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AMPLIFY: Apixaban beat warfarin on safety in acute VTE

Major finding: Major bleeds occurred in 0.6% of patients on apixaban and 1.8% of patients on warfarin, with similar efficacy.

Data source: The AMPLIFY study, which randomized 5,400 patients with acute venous thromboembolism to treatment with apixaban or enoxaparin followed by warfarin for 6 months.

Disclosures: The trial was sponsored by Pfizer and Bristol-Myers Squibb, which market apixaban (Eliquis). Dr. Agnelli disclosed ties to Pfizer, Boehringer Ingelheim, Sanofi, Daiichi Sankyo, and Bayer. Dr. Rosendaal said that he had no disclosures.

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Shifting from warfarin requires thought and planning

The new anticoagulant era for patients with acute venous thromboembolism began late last year, when the Food and Drug Administration gave rivaroxaban this new labeled indication. Each physician who enters this new era, by opting to prescribe rivaroxaban instead of warfarin, needs to carefully think through which types of patients the evidence supports treating.

Clinicians who manage patients with acute venous thromboembolism (VTE) need to decide how to bring rivaroxaban into their practices, and eventually they will need to make similar decisions about dabigatran and apixaban once those drugs receive an acute VTE indication.


Dr. Mary Cushman

A few weeks after rivaroxaban’s approval for acute VTE, I got together with my colleagues at the University of Vermont in Burlington who manage these patients to draw up a framework for how we’ll decide which patients should be treated with rivaroxaban and which ones we should still treat with warfarin. I included the six main elements of that framework in an editorial I wrote about the AMPLIFY results reported by Dr. Agnelli (N. Engl. J. Med. 2013;doi:10.1056/nejme1307413).

One factor we urged clinicians to keep in mind was that the new-anticoagulant trials use selected patients. For example, the AMPLIFY trial excluded patients with provoked VTE because they are usually not treated for 6 months, the treatment duration studied in the trial. The new drugs are not suitable for every patient; patients on dialysis shouldn’t get them because these agents all involve renal clearance. Very old patients, those aged beyond 80 years, are an uncertain group because the trials have so far included few such patients, but on the other hand, eliminating the need for regular anticoagulation monitoring may make the new drugs more suitable for some elderly patients. Patients with cancer are another uncertain subgroup because of their low representation in the trials. My colleagues and I have for the time being decided not to use rivaroxaban on cancer patients with acute VTE because we judged the current evidence base too limited.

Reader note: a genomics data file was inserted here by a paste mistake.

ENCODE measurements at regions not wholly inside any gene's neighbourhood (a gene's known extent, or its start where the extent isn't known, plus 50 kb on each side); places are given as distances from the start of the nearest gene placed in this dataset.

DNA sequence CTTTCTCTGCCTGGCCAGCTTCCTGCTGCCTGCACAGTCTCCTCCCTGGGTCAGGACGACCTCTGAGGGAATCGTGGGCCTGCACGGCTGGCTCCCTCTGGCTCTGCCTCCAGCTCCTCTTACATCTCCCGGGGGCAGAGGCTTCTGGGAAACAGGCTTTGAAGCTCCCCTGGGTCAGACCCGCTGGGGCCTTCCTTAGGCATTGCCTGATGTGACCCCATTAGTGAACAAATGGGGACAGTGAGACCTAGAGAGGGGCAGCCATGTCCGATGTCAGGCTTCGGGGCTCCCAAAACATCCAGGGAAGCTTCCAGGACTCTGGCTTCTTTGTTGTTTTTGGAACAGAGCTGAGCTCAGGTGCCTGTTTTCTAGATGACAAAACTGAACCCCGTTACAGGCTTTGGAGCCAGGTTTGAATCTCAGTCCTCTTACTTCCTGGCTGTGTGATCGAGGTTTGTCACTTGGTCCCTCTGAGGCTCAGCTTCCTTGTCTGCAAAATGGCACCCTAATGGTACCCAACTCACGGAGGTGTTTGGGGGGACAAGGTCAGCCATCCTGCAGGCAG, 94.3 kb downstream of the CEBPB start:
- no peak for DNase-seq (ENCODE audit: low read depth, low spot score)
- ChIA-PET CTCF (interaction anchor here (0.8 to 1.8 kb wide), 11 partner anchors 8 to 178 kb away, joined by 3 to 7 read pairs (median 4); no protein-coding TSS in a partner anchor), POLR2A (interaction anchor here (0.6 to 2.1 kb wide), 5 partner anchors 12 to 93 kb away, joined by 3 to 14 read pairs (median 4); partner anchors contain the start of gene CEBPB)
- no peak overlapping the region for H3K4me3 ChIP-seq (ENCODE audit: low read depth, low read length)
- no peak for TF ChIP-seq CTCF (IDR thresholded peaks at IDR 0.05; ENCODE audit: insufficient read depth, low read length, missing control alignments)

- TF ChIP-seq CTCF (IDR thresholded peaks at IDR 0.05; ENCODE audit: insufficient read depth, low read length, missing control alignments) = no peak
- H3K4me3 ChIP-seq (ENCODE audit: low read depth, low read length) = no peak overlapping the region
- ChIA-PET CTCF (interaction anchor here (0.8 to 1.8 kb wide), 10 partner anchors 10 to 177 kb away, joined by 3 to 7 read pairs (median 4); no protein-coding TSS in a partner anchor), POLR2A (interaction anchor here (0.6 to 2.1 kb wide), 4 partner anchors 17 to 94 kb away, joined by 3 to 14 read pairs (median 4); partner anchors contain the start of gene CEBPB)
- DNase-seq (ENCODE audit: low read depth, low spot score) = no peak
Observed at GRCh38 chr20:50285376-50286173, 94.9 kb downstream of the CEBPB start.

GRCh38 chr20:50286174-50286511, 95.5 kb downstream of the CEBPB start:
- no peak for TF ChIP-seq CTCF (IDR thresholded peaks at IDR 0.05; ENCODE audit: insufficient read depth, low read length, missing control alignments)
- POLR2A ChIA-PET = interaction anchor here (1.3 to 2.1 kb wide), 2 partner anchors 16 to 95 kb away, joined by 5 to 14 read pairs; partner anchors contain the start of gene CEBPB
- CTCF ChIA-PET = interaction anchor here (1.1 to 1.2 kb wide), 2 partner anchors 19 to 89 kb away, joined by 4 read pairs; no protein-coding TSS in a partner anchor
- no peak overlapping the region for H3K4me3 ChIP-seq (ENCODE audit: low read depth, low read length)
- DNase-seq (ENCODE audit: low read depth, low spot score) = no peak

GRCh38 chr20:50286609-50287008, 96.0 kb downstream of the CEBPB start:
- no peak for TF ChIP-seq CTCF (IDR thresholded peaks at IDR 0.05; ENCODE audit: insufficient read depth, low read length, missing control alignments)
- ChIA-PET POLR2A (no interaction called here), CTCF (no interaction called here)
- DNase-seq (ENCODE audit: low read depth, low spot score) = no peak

Rivaroxaban, apixaban, and dabigatran each have their own unique list of drug interactions and contraindications. None of them has as many caveats as warfarin, but it’s still essential to be familiar with each drug’s label and which clinical situations to avoid.

Another issue is how likely a patient will be to adhere to the prescribed regimen. A limitation of the new drugs is their short half-life. A patient just needs to miss a couple of doses and the anticoagulation effect starts to fade. In contrast, warfarin’s effect lingers much longer; a patient on a stable warfarin regimen can go several days without treatment before the international normalized ratio begins to fall out of the target range. Plus, patients on the new drugs provide physicians with no compliance feedback from monitoring results. That means patients should only be started on a new oral anticoagulant if they understand this limitation and the need for commitment to full compliance. There are also issues of cost and insurance coverage with the new drugs. Some patients have insurers that require preapproval for treatment of VTE with rivaroxaban, but then the payers deny the preapproval when we request it.

Warfarin has been the top anticoagulant for the past 60 years, much longer than my entire career in medicine. Physicians now face the challenge of applying the results from carefully controlled studies of the new anticoagulants – where selected cohorts of patients received their care from a small number of anticoagulation management experts – to a much broader and more diverse spectrum of patients in a variety of clinical settings. How exactly that gets done needs careful consideration.